My gaze followed the movement of my dad’s fingers — the way they wrapped around the inhaler and pushed down on the button at the top.
“You put it in your mouth and then you press down on the button. Breathe in and hold for 10 seconds.”
His fingers slowly fanned out to count down.
1, 2, 3, 4, 5, 6, 7, 8, 9, 10.
I waited expectantly. My dad then popped the inhaler out.
“Then you would do it again, but only once more. Every time you need your inhaler, two puffs. That’s all it takes. No more. No less.”
My asthma was never something serious; it wasn’t even significant to me at all.
But, one humid afternoon in fifth grade physical education, after I had just finished running my laps, I felt my chest rising and falling a little quicker than usual. With steady hands, I unzipped the front pocket of my backpack and pulled out the red, L-shaped device, popped off its lid and put it in my mouth for the suggested two puffs.
I hadn’t meant to, but I had piqued the interest of half of the kids in my class, causing a hoard of neon blue, pink and purple shoes to come pattering over. They thought that I was dying, or something.
I waved them all off and told them I just got a little winded. Nevertheless, they all kept their eyes on the device, asking questions about how I managed to run so well even if I had breathing problems, how often I had to use my inhaler and how it affected my daily life.
I didn’t really know how to respond; I don’t think I really responded at all.
I simply noticed the peculiar, pleasant sensation coiling in the bottom of my stomach. I hadn’t meant to attract the attention of all my classmates, but I did.
And I liked it. A lot.
Slowly, I found myself using my inhaler more and more often. Even if I wasn’t exerted enough to feel like I needed it, I would loudly unzip my backpack and pull it out, making sure it was visible to everyone around me.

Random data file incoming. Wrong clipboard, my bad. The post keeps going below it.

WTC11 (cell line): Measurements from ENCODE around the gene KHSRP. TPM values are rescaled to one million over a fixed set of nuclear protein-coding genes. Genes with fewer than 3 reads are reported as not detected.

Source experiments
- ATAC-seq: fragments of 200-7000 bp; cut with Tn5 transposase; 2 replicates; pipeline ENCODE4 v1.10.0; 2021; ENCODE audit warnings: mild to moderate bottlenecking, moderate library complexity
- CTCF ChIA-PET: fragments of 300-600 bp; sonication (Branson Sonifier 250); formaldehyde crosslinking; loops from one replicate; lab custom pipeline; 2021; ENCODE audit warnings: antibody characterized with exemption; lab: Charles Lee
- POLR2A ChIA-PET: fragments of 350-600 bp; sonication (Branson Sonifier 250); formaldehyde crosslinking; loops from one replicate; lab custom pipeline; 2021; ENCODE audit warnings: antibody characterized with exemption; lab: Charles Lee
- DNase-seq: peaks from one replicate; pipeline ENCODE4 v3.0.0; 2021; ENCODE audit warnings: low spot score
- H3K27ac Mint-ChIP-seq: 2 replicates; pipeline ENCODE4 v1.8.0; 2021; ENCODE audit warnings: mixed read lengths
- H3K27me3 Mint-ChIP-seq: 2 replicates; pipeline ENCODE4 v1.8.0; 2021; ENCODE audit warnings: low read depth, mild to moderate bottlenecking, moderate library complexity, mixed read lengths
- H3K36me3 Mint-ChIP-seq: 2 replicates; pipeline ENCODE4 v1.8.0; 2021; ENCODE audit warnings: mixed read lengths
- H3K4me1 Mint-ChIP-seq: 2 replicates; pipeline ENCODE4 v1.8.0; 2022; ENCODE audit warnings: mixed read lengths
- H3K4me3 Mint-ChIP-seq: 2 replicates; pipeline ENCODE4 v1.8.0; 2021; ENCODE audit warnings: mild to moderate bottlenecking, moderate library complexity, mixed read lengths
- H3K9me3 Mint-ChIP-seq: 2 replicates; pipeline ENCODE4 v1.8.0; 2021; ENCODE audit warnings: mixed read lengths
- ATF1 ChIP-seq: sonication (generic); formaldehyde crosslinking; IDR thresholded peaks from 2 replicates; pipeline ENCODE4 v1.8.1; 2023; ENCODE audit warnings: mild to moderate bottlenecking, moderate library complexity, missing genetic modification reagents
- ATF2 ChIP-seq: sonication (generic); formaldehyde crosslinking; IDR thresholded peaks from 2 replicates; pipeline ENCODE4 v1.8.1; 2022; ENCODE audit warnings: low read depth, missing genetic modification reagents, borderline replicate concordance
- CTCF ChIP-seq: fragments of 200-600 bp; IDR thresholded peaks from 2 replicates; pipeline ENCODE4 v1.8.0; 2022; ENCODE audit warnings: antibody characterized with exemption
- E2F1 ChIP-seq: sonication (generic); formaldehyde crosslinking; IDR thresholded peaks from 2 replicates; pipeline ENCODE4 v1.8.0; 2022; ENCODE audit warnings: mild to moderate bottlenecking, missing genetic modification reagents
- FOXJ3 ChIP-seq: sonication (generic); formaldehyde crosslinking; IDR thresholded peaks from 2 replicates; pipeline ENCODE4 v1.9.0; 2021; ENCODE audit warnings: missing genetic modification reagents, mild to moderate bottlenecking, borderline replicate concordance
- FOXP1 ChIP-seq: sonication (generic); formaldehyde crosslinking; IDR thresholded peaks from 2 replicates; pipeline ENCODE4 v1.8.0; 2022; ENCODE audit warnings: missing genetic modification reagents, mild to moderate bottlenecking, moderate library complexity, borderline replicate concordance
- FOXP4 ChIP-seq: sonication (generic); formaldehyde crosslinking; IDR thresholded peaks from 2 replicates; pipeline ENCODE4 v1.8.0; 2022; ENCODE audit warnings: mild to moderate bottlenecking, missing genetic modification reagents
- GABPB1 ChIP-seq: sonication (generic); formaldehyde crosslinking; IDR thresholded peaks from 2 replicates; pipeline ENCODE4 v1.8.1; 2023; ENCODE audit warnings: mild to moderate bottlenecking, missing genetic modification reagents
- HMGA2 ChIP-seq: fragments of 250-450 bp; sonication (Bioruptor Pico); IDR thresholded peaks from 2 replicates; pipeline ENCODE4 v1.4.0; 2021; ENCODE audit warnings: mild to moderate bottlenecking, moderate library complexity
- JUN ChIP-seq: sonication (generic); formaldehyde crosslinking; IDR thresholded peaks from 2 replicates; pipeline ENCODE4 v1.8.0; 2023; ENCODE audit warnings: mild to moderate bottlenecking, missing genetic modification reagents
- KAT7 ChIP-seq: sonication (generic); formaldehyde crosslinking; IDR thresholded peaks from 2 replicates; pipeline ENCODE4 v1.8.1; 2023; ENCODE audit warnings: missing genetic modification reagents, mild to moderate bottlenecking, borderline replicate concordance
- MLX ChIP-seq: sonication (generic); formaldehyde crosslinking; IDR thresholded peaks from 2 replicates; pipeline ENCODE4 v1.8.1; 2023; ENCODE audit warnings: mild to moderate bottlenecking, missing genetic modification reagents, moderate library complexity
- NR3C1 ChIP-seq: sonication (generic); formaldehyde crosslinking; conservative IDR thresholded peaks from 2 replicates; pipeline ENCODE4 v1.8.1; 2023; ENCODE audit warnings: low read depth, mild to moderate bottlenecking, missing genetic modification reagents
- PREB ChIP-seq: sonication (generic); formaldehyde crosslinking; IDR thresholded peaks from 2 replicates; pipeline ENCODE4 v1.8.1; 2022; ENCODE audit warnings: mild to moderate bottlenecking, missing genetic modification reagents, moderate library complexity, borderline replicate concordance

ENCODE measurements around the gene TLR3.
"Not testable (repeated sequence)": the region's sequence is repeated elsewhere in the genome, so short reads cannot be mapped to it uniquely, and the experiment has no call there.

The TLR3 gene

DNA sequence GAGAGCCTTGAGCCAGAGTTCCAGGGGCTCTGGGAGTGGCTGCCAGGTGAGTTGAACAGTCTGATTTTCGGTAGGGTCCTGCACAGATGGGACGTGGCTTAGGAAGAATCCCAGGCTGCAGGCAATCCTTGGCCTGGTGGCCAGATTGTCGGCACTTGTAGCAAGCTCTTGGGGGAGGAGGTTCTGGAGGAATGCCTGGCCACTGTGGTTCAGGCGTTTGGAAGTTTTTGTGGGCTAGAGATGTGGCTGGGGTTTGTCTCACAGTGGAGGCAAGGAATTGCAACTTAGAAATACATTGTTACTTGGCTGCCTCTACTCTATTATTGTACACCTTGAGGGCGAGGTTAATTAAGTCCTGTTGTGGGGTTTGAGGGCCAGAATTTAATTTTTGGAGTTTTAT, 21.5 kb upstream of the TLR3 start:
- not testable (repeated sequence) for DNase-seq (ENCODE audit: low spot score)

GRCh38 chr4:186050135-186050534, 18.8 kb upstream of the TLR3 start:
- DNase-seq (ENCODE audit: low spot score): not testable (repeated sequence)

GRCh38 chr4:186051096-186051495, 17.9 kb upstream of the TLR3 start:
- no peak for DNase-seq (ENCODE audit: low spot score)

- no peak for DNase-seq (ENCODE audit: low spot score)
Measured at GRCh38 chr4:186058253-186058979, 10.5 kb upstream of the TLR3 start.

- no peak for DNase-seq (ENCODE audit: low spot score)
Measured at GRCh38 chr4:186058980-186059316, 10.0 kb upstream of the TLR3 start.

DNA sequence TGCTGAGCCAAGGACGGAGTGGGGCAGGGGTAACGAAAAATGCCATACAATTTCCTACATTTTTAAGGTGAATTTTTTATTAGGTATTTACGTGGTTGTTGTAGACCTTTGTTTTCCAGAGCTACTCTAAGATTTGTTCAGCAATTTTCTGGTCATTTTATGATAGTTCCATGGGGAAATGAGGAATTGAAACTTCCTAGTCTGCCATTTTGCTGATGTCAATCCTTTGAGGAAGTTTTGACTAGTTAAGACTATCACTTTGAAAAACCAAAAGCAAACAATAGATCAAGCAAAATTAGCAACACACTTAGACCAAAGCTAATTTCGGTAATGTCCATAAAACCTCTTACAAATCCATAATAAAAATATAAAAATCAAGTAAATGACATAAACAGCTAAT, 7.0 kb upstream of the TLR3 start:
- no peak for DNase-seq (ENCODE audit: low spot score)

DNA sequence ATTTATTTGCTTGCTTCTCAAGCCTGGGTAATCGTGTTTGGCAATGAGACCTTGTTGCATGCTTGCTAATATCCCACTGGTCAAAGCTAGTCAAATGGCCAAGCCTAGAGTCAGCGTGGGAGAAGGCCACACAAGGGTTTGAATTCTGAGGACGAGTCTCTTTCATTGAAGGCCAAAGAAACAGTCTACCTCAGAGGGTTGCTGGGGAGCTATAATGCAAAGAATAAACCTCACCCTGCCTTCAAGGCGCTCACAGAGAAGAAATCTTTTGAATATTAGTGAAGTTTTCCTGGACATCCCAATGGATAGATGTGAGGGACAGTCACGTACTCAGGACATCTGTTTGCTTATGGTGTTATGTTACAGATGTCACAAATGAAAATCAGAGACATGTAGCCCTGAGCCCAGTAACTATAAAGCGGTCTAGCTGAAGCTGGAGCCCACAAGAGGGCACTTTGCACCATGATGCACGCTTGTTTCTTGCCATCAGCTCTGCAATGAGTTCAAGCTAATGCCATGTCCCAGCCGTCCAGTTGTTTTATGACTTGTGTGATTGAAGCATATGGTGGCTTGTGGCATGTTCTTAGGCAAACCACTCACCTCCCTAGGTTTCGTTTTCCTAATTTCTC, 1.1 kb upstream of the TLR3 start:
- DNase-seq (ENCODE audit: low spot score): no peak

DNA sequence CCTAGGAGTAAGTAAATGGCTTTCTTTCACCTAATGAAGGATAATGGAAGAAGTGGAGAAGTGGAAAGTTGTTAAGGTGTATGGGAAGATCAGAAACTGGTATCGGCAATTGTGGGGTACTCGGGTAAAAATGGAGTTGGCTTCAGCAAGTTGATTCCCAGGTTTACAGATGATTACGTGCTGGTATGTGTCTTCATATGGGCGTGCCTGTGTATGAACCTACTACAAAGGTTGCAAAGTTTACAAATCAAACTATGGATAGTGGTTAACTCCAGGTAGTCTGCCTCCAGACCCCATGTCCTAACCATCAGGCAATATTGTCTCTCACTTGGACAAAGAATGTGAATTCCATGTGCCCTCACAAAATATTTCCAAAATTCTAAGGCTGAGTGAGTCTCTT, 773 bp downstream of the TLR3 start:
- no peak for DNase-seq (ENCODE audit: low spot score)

Sometimes, I wouldn’t even be wheezy at all.
I would put my tiny palm over my heart as if I was a melancholy, pitiful girl in pain and exhaustion who simply needed the extra breaths her inhaler supplied her with. My classmates ate it up every single time.
They would watch and tell me how it must suck to have asthma.
This little act continued throughout sixth grade as well, and it would’ve through seventh if it weren’t for one unfortunate day when we were running our timed mile in P.E. After my mile, I was ready to perform my usual show of popping the lid off my inhaler with a crisp popping sound — ready to puff, not one, not two but three consecutive puffs to deeply inhale the medicine I did not need.
I would not count to 10. I would not count at all. I would only watch as eyes fell on me again, curious and intrigued. There was just something so appealing about having something wrong with me; it felt like I was unique, different, cool.
But as I was about to frivolously pull out my inhaler, I saw a small boy clutching the railway of the stairs, hunched over, his face slicked with sweat and redness. Even from several feet away, I could hear the rough musicality of his breaths, the way they were choppy and short, rushed and desperate in an unpredictable and frenzied manner.
His back was arched slightly like a cat, rising and rising, only to drop for a moment, but immediately arch back up. The teacher rushed over to him, asking him if he was OK.
He nodded his head, but asked if he could go grab his inhaler. He practically couldn’t even make out the question, but the teacher understood and sent him back to the locker rooms to go grab it from his backpack.
Suddenly, my fingers, which were previously curled around the nook of my inhaler, unwrapped themselves, letting the inhaler drop and hide within the shallow depths of my pocket once again.
I couldn’t bear the idea of using my inhaler at that moment. Not then. Not in front of everyone. Not when they had all just seen what a need for an inhaler really looks like.
An issue I have noticed in some of my peers is an odd tendency to find beauty in the wrong things, a large one being illness — physical and mental.
However, after seeing that boy in my class struggling so hard with his asthma, always on the verge of collapsing after tough runs, always in a frenzy of tears, sweat and redness, I couldn’t bear to use my inhaler for show anymore or to continue with my foolish, overdramatic facade.
But that feeling was the first step toward moving in the right direction.
It is crucial that we all take the time to live life with awareness. I believe it is imperative we realize we should not only perceive the beauty of things, but the harsh, ugly truths of them as well, for that is what will allow us to live life with gratitude, empathy and true beauty.